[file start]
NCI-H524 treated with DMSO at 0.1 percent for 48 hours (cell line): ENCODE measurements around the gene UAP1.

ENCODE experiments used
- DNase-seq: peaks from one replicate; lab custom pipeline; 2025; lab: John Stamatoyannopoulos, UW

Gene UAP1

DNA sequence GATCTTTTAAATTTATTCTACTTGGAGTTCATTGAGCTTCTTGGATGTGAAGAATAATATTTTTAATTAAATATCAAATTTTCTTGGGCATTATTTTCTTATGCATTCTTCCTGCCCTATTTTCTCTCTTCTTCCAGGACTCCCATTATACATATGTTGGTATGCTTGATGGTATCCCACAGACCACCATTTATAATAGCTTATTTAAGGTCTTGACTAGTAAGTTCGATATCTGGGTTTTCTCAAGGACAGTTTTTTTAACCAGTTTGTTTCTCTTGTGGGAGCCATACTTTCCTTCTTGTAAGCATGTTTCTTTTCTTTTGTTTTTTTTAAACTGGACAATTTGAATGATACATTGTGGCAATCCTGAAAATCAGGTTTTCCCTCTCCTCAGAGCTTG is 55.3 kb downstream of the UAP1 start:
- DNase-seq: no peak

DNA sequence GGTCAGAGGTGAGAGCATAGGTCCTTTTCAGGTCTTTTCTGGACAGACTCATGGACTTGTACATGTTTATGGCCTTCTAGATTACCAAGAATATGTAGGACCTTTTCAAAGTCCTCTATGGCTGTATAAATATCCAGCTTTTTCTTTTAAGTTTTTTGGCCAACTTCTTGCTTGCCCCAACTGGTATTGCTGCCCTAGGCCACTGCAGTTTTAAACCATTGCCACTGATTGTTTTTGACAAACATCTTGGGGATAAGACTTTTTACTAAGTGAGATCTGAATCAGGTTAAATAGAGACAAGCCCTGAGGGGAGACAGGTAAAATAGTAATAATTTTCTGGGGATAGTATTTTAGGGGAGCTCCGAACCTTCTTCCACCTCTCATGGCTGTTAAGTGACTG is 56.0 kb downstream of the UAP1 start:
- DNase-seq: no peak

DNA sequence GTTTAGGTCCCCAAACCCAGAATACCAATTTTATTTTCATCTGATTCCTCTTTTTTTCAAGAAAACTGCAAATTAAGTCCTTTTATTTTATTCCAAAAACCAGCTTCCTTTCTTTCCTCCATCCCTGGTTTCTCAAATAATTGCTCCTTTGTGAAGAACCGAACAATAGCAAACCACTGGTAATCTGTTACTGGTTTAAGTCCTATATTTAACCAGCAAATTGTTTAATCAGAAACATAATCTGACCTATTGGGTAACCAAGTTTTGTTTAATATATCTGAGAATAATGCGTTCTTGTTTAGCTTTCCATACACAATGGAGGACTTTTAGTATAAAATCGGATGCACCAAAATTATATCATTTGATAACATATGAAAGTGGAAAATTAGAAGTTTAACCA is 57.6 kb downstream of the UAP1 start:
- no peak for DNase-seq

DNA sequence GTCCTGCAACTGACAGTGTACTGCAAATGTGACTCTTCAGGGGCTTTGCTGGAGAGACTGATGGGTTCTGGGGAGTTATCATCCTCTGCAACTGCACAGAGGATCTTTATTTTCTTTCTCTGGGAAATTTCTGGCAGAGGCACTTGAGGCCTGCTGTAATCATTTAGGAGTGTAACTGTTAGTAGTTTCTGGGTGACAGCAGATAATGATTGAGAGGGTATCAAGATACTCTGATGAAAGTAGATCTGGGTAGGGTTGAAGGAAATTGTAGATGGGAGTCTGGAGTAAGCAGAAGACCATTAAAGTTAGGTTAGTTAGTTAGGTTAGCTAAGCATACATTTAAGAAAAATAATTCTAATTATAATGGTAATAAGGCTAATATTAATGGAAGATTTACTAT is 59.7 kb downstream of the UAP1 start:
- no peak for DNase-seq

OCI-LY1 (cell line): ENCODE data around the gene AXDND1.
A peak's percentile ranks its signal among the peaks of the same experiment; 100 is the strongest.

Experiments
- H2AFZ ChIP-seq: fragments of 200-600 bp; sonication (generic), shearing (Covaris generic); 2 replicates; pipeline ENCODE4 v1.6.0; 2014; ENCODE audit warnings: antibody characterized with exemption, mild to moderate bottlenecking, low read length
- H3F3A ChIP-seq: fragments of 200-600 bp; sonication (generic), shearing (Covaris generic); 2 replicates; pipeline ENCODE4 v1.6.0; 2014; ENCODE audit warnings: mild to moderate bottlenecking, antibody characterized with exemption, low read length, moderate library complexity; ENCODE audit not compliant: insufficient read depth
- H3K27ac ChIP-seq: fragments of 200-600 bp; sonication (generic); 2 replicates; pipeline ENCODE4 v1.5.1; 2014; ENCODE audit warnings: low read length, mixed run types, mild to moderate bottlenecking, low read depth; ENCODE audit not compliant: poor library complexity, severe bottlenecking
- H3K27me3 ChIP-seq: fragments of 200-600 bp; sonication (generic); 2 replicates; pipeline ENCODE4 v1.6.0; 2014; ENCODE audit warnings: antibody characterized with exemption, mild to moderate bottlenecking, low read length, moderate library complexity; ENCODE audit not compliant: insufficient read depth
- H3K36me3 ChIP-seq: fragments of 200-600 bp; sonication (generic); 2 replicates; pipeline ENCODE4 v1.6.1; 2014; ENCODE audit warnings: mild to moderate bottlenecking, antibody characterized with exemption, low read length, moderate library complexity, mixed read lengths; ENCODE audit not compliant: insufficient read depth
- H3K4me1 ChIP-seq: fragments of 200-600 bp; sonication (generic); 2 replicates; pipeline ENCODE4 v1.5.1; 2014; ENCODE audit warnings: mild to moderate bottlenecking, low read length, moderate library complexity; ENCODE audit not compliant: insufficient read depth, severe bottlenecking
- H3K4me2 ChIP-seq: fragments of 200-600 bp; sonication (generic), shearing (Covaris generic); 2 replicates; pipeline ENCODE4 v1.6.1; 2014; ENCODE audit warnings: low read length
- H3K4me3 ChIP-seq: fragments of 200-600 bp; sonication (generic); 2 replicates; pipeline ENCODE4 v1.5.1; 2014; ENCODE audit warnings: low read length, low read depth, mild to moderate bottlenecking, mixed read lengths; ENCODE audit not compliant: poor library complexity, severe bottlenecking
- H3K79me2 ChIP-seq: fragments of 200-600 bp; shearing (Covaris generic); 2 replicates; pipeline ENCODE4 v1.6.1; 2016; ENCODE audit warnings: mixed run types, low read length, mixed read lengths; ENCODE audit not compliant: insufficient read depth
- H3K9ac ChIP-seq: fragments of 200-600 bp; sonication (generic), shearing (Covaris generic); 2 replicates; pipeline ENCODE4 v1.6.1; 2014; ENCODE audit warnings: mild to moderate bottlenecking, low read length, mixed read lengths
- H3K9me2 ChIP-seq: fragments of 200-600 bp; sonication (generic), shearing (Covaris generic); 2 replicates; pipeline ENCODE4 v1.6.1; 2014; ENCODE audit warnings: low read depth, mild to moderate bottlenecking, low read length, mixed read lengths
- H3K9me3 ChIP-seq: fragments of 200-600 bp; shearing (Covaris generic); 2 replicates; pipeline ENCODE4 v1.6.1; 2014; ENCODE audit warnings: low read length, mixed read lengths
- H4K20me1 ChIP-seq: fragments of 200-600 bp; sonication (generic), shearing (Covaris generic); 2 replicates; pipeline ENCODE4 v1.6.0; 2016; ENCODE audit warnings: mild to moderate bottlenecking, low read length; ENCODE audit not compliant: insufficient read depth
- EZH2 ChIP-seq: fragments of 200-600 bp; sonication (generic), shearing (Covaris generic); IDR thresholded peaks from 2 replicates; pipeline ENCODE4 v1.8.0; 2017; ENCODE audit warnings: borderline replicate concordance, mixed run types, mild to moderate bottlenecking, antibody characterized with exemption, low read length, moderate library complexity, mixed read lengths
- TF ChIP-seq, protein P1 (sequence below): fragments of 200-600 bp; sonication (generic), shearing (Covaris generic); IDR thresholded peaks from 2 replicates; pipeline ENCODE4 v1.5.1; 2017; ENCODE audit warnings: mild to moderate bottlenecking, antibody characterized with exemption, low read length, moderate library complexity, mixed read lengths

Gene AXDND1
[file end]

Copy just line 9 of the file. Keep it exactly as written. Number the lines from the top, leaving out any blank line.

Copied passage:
DNA sequence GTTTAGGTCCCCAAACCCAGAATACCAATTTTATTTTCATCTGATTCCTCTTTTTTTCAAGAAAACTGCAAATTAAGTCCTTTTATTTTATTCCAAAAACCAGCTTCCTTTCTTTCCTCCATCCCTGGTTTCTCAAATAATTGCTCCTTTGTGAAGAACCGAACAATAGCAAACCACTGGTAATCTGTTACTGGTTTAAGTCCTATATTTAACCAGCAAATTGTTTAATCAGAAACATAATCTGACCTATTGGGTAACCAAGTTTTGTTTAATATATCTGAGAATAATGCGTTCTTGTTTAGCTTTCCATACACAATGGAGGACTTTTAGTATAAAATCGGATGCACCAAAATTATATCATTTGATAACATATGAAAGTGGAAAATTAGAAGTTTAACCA is 57.6 kb downstream of the UAP1 start: